1. Ashley

    I am asking someone to fill out a reference form for me for a possible job opportunity. Is it rude to ask that person to let me know when they send it in? Last time, the reference I asked never sent it in and I did not know this until it was very late in the game. I just worry that could happen again.

    If so, how should I phrase the request so I do not sound pushy or demanding?

    • Zakafury

      I think it will sound pushy to ask for notification of when the reference form is sent. Ideally, you would have references who are at least as reliable as you are. You can, of course, include a deadline with your request (The company needs them back by March 7 to decide on interviews.)

      If this is the same person who failed to fill out the form last time, you could call a day or two before your interview and offer to hand deliver it – have them seal it and sign the envelope.

      When I was applying for teaching jobs everyone wanted three letters of reference, so I had many signed and sealed copies from each of my references, which I sent along with my other materials. If a form is strictly required, you can usually get away with attaching a letter in place of the narrative portions. In that case, you might be able to make an appointment to have your referrer fill out the form and hand it right back to you to mail in.

  2. Grace

    Hi, I have a question that has been puzzling me about my upcoming wedding in June. I bought a dress of the rack and asked one of my friendly acquaintances (a previous business associate) who does lots of clothing and design work if she might help me with adding some details onto the dress. She happily accepted and I asked her to please invoice me an estimate for her time. She has kindly refused any sort of payment during the entire process which is very, very sweet of her and I plan to give her a gift basket of some things that she likes afterward. My question is, should I invite her to the wedding as well? I don’t want to appear rude by not inviting her, but I also don’t want to make her feel obligated to attend by inviting her–and even worse, to get me a gift, which would of COURSE not be necessary! If she were not doing the work for me, I probably would not invite her as we are not close friends. I don’t want to misstep as she is doing me such a generous favor. Thanks for your help. -Grace.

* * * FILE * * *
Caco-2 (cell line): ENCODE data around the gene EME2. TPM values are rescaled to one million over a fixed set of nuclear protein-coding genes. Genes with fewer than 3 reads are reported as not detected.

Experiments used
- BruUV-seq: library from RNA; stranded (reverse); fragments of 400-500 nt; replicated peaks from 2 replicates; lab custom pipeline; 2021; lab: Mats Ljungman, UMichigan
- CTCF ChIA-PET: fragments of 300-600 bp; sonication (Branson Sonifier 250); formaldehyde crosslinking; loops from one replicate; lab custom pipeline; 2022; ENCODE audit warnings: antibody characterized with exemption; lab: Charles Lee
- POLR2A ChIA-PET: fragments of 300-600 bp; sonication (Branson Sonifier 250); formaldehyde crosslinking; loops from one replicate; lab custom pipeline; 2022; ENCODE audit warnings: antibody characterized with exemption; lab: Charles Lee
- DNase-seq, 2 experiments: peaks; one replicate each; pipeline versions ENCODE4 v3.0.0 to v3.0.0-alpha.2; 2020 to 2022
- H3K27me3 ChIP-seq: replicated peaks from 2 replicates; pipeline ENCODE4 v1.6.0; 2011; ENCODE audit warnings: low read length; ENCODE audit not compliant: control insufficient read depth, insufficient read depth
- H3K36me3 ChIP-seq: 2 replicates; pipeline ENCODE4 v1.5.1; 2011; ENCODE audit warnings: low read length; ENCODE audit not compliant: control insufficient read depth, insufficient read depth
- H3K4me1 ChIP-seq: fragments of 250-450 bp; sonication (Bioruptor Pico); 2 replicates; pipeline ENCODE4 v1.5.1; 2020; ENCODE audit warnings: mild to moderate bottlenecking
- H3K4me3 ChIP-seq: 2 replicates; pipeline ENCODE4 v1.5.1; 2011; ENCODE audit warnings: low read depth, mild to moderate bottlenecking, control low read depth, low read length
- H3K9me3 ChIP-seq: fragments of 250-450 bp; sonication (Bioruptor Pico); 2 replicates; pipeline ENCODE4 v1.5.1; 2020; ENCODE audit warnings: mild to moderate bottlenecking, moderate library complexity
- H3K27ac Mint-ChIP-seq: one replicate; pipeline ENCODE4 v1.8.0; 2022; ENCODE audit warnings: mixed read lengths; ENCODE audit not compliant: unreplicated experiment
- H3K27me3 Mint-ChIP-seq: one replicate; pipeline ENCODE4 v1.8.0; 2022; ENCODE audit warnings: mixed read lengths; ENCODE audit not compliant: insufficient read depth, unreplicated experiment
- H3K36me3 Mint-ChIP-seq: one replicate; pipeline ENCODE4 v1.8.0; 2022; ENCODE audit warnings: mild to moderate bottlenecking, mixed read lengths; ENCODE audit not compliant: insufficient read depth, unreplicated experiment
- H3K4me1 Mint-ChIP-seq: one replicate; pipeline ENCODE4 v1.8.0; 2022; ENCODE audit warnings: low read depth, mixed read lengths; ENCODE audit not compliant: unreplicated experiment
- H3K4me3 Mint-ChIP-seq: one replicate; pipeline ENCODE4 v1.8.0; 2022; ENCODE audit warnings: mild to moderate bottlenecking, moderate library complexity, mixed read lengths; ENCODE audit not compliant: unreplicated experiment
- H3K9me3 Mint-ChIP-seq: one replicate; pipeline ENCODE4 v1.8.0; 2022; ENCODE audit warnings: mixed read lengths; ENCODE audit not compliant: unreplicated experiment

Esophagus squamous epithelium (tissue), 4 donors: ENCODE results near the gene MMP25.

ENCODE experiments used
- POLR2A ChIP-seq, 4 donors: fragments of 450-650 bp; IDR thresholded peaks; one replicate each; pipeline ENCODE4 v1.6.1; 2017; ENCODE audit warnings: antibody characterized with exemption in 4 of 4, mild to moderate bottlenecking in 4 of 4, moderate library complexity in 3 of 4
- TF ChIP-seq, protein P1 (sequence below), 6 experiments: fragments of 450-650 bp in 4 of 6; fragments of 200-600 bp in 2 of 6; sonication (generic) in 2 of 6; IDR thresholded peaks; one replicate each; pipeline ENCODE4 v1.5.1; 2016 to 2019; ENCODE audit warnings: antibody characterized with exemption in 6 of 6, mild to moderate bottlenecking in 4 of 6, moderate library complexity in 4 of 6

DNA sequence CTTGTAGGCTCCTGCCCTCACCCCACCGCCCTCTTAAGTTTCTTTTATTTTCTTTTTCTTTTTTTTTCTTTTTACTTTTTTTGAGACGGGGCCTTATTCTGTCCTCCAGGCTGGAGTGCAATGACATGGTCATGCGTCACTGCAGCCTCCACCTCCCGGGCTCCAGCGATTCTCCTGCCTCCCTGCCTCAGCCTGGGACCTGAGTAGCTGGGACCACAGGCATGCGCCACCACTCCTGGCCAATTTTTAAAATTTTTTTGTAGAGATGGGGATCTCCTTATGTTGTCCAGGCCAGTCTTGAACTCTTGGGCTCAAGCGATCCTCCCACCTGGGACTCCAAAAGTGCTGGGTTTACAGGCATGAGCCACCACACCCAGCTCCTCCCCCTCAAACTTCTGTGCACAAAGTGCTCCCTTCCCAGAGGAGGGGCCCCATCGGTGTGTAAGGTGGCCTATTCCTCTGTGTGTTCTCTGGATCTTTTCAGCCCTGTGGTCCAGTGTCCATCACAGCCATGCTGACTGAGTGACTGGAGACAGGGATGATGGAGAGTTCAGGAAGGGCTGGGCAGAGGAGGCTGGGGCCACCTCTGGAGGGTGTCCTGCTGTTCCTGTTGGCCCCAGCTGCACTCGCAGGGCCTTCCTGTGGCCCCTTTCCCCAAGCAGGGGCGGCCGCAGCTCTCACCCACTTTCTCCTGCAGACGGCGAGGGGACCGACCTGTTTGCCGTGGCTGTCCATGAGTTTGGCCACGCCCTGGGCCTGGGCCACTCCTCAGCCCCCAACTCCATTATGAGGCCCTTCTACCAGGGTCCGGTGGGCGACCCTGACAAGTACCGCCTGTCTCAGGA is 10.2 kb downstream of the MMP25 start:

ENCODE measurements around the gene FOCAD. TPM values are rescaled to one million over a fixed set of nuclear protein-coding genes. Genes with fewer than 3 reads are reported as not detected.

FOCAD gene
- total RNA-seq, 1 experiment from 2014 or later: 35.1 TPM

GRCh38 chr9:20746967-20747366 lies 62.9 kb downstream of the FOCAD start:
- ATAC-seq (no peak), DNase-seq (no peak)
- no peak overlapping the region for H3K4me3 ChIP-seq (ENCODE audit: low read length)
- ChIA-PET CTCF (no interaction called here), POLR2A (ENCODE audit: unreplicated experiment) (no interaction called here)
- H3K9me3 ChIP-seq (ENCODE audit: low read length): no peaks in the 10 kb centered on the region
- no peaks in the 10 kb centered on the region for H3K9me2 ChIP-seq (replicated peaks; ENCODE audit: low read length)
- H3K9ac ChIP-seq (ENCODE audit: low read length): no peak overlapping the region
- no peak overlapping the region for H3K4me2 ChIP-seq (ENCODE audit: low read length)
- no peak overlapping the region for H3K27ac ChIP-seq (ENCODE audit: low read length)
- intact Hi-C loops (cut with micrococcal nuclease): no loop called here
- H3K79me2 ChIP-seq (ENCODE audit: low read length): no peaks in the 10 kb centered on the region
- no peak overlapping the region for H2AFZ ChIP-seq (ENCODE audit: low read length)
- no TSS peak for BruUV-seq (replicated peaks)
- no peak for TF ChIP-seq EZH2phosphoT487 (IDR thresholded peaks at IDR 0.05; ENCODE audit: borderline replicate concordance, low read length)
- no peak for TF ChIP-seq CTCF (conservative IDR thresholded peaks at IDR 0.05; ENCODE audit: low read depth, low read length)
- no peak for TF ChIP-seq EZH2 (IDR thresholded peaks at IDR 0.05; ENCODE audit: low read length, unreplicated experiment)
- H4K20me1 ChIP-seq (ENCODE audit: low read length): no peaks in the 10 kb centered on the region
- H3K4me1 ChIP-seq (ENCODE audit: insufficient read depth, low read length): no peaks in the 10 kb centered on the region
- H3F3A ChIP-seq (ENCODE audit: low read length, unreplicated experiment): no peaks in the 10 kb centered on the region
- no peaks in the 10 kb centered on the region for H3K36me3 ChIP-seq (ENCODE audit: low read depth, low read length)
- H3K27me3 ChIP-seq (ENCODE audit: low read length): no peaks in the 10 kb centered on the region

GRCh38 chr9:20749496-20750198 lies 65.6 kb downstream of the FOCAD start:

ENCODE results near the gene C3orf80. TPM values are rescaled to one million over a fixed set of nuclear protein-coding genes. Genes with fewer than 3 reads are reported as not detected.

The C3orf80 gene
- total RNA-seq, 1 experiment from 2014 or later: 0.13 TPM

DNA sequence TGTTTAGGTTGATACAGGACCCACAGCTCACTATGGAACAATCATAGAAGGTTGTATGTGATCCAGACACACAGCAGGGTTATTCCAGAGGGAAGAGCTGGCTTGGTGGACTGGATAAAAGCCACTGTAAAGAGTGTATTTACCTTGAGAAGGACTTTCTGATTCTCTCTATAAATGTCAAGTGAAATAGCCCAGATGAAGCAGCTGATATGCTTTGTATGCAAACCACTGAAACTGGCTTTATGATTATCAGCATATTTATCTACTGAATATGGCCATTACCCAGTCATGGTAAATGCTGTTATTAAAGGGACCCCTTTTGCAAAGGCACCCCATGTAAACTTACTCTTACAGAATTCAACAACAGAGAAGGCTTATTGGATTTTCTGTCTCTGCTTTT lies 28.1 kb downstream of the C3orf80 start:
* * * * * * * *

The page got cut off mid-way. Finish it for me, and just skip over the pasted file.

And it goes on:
• Country Girl

      Etiquette can’t really dictate whether or not you should invite this acquaintance. Unless you have already gushed on and on about the day or somehow made her to feel as though she would be invited (in which case it would be rude not to invite her), it is more a matter of whether or not you would like her to be there. If you choose yes, then send her an invitation along with perhaps a thank you for her “wedding gift” of helping with the dress so she knows she is under no further obligation. If you choose no, then the gift basket sounds like a lovely way to thank her for her help.

      • Country Girl

        If Grace had already made the decision to invite this acquaintance, it would have been fine to address her upfront with the wedding details and a friendly “hope you can make it”.

        However, if she had already chosen not to invite or (as is the case here) was unsure, it would actually cause much more awkwardness and hurt feelings to address it upfront. It is by no means polite to bring up to someone the fact that they are not invited to your wedding. Especially hurtful since this person never asked to be invited and is helping with the dress of her own good will regardless of receiving an invitation.